What is the Fourth Industrial Revolution?


The Fourth Industrial Revolution is the current and developing environment in which disruptive technologies and trends such as the Internet of Things (IoT), robotics, virtual reality (VR) and artificial intelligence (AI) are changing the way modern people live and work. The integration of these technologies into manufacturing practices is known as Industry 4.0. 

The first industrial revolution used water and steam power to mechanize production.

The second used electric power to create mass production.


The third used electronics and information technology to automate production.


The fourth Industrial revolution is characterized by a fusion of technologies that is blurring the lines between the physical, digital, and biological spheres, with rising emerging technologies, as real AI, Narrow AI/ML/DL, robotics, automation, materials science, energy storage, the Internet of Things, autonomous vehicles, 3-D printing, nanotechnology, biotechnology, neurotechnology, cognitive technology, and quantum computing. It implies radical disruptions to everything, industries, jobs, works, technologies, and old human conditions. In its scale, scope, complexity, and impact, the AI transformation will be unlike anything humankind has experienced before.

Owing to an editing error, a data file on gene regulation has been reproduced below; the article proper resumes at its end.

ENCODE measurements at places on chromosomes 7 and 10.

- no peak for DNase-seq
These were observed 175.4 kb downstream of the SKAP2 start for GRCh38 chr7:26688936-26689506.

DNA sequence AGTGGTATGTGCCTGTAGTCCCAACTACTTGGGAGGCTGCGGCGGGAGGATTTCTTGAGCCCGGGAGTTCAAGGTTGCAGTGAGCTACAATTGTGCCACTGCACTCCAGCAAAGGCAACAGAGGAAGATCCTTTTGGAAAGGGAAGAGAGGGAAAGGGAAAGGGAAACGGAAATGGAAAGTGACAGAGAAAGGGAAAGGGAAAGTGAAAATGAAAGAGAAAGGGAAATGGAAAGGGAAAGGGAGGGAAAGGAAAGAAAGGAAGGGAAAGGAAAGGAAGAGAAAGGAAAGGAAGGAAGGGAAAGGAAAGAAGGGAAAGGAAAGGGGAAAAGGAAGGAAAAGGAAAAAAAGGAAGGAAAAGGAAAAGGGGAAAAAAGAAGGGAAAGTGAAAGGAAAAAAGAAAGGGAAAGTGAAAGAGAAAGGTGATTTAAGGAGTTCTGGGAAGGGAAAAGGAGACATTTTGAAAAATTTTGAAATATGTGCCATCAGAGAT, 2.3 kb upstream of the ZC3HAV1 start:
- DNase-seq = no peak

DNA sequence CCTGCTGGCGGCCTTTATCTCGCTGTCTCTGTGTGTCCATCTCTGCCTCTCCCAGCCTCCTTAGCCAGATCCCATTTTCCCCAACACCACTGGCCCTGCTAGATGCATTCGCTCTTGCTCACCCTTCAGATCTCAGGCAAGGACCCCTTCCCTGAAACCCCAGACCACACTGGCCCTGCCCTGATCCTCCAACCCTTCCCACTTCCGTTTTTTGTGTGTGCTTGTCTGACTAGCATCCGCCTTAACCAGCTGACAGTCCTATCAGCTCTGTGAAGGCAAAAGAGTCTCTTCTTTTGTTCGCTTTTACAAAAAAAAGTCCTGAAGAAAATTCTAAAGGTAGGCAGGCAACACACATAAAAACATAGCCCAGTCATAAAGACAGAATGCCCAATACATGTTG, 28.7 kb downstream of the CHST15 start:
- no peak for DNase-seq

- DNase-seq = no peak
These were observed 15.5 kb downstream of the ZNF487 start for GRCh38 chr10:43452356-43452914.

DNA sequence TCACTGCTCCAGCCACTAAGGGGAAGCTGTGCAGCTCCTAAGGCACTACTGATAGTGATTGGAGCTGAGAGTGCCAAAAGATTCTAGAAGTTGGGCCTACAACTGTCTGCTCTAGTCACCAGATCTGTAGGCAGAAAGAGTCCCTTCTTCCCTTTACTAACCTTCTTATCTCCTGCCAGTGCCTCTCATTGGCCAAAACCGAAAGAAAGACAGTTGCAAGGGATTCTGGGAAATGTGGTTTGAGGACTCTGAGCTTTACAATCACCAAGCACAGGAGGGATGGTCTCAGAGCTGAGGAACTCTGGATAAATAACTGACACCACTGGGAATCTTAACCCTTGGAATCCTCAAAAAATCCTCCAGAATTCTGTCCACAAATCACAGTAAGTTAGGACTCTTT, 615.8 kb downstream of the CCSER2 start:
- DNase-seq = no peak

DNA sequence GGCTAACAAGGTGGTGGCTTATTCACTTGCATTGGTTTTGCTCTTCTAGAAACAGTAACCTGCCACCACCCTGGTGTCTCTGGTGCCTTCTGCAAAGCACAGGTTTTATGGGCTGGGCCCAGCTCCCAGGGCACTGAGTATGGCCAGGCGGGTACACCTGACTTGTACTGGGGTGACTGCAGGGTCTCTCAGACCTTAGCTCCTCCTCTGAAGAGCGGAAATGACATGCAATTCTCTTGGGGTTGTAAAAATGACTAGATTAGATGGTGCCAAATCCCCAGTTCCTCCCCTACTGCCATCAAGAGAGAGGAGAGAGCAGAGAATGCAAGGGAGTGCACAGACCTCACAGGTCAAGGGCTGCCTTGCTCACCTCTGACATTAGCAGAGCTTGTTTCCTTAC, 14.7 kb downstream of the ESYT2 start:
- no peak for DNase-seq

The Role of Artificial Intelligence in the 4th Industrial Revolution

Artificial intelligence is making companies make the best use of practical experience, even displacing traditional labor and becoming the productive factor itself. 

It offers entirely new paths towards growth for manufacturing, service, and other industries, reshaping the world economy and bringing new opportunities for our societal development.

As AI begins to impact the workforce and automation replaces some existing skills, we’re seeing an increased need for emotional intelligence, creativity, and critical thinking.

Zvika Krieger, co-leader of the World Economic Forum’s Center for the Fourth Industrial Revolution.

Deploying AI requires a kind of reboot in the way companies think about privacy and security, As data becomes the currency of our digital lives, companies must ensure the privacy and security of customer information.

Businesses will need to ensure they have the right mix of skills in their workforce to keep pace with changing technology.